Rustic Ironing Board Holder | Pretty Handy Girl

DIY Industrial Ironing Board Rack

Hey there, everyone!  It’s Katie from Addicted 2 DIY again.  Today, I have a project that is not only quick and easy to put together, but it’s also made of scrap wood!  My lumber rack is getting a bit full, so I’ve been on a scrap wood purge kick lately.  If you remember, last month I shared a tutorial for how to build a rustic wine holder out of scrap wood.  This time I wanted to make a project that would solve two problems.  The first being my growing scrap pile, and my second being that I hate not really having a good space to store my ironing board.  I came up with a solution that took care of both of those problems and it was so fast to put together!

Materials:

  • 1×8 scrap wood (or purchase a 6′ x 1″ x 8″ pine board)
  • 3/4″ square dowels (I used leftover scraps from some wood I ripped down)
  • Kreg Jig
  • 1 1/4″ pocket screws
  • Brad nailer
  • 1 1/4″ brad nails
  • wood glue
  • two 1/2″ steel pipe flanges
  • two 3 1/2″ steel threaded pipe sections
  • two 1/2″ steel pipe caps
  • oil rubbed bronze spray paint
  • 3/4″ wood screws
  • D ring photo hooks

Instructions:

STEP 1:  Dig through your scrap pile or head to your local home improvement store to gather your wood pieces together.  I used 1×8 pieces of pine and rather than purchase 3/4″ dowels, I used 1″ scrap pieces that were leftover from some boards I had ripped down from another project.  Cut the 1×8 pieces to 12″ long.  Cut one 3/4″ dowel to 12″.  Cut two 3/4″ dowels to approximately 6 1/2″.  You’ll want to measure the exact length as not all woods are created equal and sometimes the thickness varies slightly.

Scrap_wood_ironing_board_rack

STEP 2:  Choose the board for the backing of the ironing board rack and drill 3/4″ pocket holes into the long edge of the piece.  Apply glue to the square dowels to attach to the piece that will become the shelf.

assemble_shelf

STEP 3:  Line the dowels up flush with the edges of the shelf and nail into place using 1 1/4″ brad nails.

nail_edges_to_shelf

STEP 4:  Attach the back to the shelf with wood glue and 1 1/4″ pocket screws.

attach_backer_to_shelf

STEP 5:  Sand and finish the ironing board rack with desired finish.  I used Minwax stain in Golden Oak.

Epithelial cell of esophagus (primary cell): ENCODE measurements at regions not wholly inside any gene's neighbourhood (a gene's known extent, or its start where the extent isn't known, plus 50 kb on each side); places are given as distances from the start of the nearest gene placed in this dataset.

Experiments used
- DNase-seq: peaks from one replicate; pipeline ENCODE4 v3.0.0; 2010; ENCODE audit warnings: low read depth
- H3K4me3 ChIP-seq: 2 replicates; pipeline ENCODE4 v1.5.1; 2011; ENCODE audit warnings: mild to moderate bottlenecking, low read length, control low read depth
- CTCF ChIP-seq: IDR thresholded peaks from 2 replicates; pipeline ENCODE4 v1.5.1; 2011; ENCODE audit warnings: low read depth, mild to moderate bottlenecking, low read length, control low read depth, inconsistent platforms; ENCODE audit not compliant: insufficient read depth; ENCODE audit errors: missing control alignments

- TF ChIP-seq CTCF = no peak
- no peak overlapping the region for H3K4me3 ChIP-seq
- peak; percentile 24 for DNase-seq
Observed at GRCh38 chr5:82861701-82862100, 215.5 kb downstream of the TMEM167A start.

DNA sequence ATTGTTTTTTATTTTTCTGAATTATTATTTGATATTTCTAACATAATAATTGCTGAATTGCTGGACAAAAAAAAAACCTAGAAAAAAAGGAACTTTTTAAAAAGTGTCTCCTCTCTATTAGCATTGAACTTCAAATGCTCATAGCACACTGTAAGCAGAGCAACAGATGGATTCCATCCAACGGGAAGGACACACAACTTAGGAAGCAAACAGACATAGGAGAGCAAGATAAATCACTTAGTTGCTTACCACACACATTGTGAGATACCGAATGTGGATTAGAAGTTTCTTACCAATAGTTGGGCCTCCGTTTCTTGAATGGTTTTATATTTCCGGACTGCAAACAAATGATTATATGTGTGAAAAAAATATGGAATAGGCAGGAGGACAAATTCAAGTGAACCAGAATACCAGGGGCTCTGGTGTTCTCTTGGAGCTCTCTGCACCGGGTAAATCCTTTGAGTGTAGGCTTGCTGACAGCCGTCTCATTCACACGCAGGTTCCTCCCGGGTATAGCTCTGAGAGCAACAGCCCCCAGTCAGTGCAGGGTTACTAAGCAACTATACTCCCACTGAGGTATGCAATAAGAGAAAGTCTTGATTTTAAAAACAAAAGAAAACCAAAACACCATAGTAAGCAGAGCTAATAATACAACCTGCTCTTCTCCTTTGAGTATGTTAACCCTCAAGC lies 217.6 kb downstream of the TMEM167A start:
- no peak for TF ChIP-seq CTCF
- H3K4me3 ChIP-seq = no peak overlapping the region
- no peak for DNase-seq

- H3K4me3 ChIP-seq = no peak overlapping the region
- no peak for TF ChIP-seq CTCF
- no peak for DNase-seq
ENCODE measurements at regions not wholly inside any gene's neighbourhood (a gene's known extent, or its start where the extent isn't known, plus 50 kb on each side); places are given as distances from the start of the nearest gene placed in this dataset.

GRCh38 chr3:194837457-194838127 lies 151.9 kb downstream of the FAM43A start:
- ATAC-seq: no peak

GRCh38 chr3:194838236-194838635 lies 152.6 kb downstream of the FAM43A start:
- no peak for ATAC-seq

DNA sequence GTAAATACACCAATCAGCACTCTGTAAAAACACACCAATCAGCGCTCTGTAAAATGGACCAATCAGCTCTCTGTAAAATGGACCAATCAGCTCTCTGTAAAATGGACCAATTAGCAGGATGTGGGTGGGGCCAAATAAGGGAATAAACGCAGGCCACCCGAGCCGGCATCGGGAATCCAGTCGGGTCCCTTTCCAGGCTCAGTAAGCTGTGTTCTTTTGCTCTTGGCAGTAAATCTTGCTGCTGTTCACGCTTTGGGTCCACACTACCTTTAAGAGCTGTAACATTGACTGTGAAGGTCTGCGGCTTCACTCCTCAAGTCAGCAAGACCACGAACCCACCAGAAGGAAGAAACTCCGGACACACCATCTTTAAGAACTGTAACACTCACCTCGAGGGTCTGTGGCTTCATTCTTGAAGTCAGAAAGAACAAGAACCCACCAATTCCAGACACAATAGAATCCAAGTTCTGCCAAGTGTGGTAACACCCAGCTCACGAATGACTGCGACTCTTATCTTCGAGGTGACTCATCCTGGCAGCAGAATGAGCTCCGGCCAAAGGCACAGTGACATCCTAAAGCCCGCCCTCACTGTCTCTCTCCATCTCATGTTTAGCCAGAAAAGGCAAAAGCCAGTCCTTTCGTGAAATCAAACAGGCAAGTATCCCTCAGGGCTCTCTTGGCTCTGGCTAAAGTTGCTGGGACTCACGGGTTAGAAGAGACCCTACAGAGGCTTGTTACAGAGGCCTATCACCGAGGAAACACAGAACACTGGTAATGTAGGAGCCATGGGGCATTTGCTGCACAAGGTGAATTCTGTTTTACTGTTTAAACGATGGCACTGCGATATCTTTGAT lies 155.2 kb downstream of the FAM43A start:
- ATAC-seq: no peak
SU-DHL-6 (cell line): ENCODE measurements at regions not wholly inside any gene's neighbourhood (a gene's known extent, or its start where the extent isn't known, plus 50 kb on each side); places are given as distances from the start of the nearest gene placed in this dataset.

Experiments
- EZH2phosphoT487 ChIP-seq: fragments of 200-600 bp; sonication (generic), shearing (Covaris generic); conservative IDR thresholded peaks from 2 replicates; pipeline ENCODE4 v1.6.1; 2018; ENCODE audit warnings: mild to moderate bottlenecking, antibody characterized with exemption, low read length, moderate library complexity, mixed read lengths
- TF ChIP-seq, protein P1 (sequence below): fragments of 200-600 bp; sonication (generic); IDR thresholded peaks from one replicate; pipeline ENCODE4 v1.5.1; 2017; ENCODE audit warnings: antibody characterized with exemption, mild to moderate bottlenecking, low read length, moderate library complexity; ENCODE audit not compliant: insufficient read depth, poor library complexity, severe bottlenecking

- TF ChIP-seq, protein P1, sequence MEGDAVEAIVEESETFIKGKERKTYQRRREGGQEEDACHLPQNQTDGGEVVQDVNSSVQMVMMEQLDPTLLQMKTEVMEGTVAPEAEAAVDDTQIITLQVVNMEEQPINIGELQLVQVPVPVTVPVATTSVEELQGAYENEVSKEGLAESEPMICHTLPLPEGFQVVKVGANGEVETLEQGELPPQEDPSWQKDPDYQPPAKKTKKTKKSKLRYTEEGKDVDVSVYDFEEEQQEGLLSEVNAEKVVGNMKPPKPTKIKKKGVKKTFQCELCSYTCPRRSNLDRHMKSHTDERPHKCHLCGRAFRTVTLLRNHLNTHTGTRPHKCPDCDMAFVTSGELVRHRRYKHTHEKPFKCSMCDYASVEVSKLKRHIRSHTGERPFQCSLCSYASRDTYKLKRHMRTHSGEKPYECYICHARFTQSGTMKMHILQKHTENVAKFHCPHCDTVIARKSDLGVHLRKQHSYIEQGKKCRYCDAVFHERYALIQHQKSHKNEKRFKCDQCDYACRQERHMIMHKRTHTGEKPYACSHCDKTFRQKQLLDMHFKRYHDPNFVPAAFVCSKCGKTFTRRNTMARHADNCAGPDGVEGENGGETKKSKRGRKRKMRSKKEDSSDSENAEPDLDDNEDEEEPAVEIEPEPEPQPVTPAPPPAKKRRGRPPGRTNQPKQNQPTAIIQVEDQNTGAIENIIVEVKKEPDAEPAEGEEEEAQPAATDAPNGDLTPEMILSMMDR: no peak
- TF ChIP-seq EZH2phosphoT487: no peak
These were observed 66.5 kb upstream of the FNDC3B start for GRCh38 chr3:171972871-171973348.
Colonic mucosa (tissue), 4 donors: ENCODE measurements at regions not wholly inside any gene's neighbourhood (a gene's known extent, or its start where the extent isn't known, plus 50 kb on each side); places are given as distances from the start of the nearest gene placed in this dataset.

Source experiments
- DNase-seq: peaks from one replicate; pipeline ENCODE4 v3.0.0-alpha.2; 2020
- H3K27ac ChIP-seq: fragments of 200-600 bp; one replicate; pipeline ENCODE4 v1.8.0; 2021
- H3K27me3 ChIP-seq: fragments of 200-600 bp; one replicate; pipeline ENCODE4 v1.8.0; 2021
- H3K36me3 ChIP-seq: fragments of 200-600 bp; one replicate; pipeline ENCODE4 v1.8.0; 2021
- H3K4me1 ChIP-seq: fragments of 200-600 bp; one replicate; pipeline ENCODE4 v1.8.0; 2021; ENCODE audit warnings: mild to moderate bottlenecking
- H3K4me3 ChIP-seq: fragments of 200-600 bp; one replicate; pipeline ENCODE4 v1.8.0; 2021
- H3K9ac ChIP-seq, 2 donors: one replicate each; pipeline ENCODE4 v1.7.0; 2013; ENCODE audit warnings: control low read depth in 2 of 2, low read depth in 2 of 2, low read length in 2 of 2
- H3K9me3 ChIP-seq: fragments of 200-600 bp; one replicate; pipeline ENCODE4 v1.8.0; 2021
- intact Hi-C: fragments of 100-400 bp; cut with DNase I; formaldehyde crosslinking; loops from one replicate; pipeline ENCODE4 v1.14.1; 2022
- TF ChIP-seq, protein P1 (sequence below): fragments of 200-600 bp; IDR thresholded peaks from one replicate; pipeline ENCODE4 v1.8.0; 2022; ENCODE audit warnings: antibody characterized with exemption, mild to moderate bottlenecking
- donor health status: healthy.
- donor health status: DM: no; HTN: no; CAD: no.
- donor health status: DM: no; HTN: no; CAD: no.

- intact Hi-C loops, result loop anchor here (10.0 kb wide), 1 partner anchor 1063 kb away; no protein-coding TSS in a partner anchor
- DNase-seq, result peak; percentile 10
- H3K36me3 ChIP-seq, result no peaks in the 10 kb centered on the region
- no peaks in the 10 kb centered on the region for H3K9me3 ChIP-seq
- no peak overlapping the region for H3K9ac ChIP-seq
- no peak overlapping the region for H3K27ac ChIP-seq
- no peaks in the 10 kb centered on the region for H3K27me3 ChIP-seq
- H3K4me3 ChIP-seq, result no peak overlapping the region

sand_and_finish_ironing_board_rack

STEP 6:  Screw the pipe flange, pipe and cap together, making sure that each set of pipe fittings are threaded together to equal the same height.  Clean with an all-purpose cleaner to remove any dirt and grease from the pipe fittings and then dry well.  Spray paint the pieces with oil rubbed bronze spray paint.  Let dry.spray_paint_pipe_fittings

STEP 7:  Once the stain and the pipe fittings are dry, position the pipe flanges onto the ironing board rack.  I placed mine 2″ up from the bottom of the backer board and 1 1/4″ in from the sides.  Attach them to the backer board with 3/4″ wood screws.  You can choose to paint the screws or leave them as is.

attach_pipe_fittings_to_wood

STEP 8:  Attach to the wall using two D ring hooks.  If there is not a stud in the area where you wish to mount the rack, use drywall anchors and screws to mount it to the wall.  mount_ironing_board_rack_to_wall

Scrap Wood Ironing Board Rack-2450

The finished ironing board rack holds my ironing board perfectly and my iron and lint roller have plenty of room on the shelf. Everything stays together and out of the way.  I love the rustic, industrial look and that I whittled my scrap pile down.  It’s a winner all around!  Can you see a use for this in your laundry room?  I think it would be great for a towel rack in the bathroom, too!

Katies-sign

~Read more of Katie’s tutorials here~

 

9 replies
  1. Michael Stover
    Michael Stover says:

    Hi Katie,

    Take a bow. I have 2 irons and want to keep theme together. Will I double all materials you have mentioned in this post? Any idea?

    I really appreciate your work.

    Regards,
    Machael

    Reply
  2. Jaime
    Jaime says:

    Katie from one scrap wood lover to another this is the most clever project!! Such a beautiful way to store the iron versus one of those ugly plastic versions. Nice work.

    Reply

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